Clarke wasn’t the only brick-and-mortar shop to have supply issues during the first stages of Canada’s legalization. In the Canadian province of Quebec, reports state that residents placed over 43,000 orders for recreational cannabis, two days after the law took effect. According to data released by Quebec cannabis shop, the “Societe Quebecoise du cannabis, more than “12,500 in-person transactions took place on Oct. 17. By the end of the day, the store was utterly sold-out of product.

Marijuana Industry Leaders Gave Fair Warning

Before legalization in Canada, many of the country’s leading producers of cannabis warned the sector of potential supply shortages in the days before Oct. 17. Canada’s fourth-largest producer of marijuana, Aphria Inc., (APH) expected “sold out signs” almost immediately.

Vic Neufeld, Chief Executive of Aphria (APH), expressed his concerns early on in the process.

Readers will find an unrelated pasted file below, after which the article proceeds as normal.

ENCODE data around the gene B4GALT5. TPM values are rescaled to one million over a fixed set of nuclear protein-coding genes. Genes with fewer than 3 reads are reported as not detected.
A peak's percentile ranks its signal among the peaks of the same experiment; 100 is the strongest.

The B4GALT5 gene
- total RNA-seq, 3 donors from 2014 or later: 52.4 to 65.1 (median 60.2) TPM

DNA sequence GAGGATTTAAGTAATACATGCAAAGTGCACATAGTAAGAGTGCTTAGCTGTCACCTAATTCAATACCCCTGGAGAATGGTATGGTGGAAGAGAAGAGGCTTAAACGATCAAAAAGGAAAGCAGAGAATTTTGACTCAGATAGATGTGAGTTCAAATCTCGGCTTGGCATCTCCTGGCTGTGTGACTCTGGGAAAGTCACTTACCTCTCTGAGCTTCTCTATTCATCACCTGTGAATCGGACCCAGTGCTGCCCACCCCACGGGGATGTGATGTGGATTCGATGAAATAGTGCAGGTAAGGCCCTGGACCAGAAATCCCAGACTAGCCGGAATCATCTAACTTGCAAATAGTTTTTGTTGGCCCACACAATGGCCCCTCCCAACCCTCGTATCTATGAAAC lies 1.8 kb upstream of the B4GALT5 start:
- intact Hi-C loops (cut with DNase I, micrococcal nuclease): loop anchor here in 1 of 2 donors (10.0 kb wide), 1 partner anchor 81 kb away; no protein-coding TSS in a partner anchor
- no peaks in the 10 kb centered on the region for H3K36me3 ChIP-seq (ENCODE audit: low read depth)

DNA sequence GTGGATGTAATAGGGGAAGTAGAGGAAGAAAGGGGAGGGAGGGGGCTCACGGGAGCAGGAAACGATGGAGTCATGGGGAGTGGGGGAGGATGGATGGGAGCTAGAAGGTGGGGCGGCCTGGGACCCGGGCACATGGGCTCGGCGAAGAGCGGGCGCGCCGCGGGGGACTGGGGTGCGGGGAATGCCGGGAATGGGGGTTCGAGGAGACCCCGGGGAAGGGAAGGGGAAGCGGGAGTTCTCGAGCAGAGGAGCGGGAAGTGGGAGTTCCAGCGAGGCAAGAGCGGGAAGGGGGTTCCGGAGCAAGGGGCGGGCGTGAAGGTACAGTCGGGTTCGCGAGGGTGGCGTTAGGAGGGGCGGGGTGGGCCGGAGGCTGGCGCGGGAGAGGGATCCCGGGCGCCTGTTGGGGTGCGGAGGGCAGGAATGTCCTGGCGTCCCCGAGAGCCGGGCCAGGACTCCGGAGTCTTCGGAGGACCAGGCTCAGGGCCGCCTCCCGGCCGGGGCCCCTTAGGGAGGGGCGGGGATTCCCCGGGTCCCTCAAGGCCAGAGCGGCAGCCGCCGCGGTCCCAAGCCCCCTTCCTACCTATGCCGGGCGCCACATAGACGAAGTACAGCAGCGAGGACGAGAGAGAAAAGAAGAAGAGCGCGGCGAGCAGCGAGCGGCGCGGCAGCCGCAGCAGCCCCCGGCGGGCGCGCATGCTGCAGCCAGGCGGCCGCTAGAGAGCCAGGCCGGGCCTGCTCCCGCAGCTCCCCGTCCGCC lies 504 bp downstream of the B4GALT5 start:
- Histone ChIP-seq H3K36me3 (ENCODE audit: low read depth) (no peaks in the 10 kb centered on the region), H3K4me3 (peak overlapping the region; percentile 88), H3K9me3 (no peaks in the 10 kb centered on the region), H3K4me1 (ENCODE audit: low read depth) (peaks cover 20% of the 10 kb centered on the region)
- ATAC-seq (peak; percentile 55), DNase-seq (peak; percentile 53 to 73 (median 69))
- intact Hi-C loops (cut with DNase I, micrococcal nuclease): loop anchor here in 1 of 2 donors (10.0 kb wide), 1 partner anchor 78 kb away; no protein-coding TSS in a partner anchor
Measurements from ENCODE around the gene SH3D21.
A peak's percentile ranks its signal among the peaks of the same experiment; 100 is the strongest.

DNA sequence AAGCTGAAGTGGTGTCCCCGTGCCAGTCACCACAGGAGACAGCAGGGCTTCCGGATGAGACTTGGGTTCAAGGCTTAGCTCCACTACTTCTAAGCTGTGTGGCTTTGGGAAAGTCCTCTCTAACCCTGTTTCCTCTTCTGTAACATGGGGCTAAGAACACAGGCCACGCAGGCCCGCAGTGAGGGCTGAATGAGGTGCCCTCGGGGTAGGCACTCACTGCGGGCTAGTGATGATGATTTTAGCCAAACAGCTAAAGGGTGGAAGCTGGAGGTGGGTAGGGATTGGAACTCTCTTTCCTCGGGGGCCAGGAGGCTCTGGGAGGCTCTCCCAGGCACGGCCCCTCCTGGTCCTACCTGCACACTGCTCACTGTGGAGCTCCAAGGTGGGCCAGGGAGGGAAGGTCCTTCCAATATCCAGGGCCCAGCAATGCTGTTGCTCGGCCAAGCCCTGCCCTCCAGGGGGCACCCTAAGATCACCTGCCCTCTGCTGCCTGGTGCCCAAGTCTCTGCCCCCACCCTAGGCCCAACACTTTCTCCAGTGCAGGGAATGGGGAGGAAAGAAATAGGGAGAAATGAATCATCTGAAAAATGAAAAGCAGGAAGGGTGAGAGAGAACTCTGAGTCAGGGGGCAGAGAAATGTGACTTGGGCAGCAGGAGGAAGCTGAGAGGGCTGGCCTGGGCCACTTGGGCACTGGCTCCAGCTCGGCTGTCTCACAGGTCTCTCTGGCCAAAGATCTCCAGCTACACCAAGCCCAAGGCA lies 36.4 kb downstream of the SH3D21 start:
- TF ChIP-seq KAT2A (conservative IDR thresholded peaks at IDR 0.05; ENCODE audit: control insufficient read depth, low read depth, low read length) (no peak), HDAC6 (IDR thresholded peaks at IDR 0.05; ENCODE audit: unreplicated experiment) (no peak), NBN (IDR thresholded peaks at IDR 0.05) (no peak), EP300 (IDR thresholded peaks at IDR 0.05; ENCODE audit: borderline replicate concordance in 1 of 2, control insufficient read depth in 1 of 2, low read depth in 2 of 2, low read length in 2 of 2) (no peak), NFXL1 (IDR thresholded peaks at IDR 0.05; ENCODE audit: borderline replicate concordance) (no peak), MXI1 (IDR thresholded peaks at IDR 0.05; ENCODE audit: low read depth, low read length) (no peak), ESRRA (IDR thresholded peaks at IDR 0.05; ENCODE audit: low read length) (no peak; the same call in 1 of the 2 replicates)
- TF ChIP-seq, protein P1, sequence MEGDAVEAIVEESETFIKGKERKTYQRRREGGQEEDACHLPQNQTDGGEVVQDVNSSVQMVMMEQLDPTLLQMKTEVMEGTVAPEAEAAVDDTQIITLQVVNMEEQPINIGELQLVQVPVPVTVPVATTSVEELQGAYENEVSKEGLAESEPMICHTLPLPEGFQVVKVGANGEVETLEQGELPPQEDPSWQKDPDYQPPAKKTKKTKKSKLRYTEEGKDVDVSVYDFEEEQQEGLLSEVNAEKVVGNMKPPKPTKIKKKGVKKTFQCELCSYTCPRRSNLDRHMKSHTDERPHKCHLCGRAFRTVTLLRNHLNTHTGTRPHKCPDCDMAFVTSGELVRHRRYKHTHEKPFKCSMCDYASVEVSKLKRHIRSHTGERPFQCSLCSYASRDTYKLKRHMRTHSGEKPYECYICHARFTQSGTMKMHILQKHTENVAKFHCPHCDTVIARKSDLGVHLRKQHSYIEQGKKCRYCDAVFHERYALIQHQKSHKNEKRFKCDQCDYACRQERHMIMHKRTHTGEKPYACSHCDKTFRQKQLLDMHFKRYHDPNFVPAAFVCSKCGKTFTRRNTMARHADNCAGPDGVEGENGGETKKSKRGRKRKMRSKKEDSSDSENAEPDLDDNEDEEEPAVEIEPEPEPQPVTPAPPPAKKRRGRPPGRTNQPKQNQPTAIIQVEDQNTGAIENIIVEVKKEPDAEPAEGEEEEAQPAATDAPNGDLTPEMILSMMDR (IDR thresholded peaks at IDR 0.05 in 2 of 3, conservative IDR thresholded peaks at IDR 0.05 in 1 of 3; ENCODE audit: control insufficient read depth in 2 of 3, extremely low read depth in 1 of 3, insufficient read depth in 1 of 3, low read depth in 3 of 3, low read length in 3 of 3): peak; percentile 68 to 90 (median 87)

“There will be supply shortages in the early stages of adult use, including from Aphria, as the industry crosses a major inflation point. There will not be complete satisfaction by any of the provincial regulators out of the box. The pipeline fill is not going to be there.”

-Vic Neufeld Chief Executive Officer, Aphria, Inc.

In a study released by the University of Waterloo, the inventory of legal cannabis in Canada was only predicted to meet, at the most, 50% of consumer demand. The C.D. Howe Institute, a Toronto-based think tank, estimated that while “legal supply of cannabis is set to increase from 146.13 tons (146,000 kg) to 210 tons (210,000 kilograms), demand would overpower those supply amounts by increased to 610.6 tons (610,000kg).

This shortfall of legal pot producers has resulted in industry trends to turn negative.

Marijuana Investors Aren’t Enjoying This High

When Canada announced their plans for legalization, consumers and investors alike were elated with the news. Fans of cannabis consumption would feel free to enjoy themselves without the threat of legal complications, and the market has seen impressive growth in companies like Tilray (TLRY), Canopy Growth (CGC) and Aurora Cannabis (ACB) before legalization, and are hopeful that the industry would remain bullish.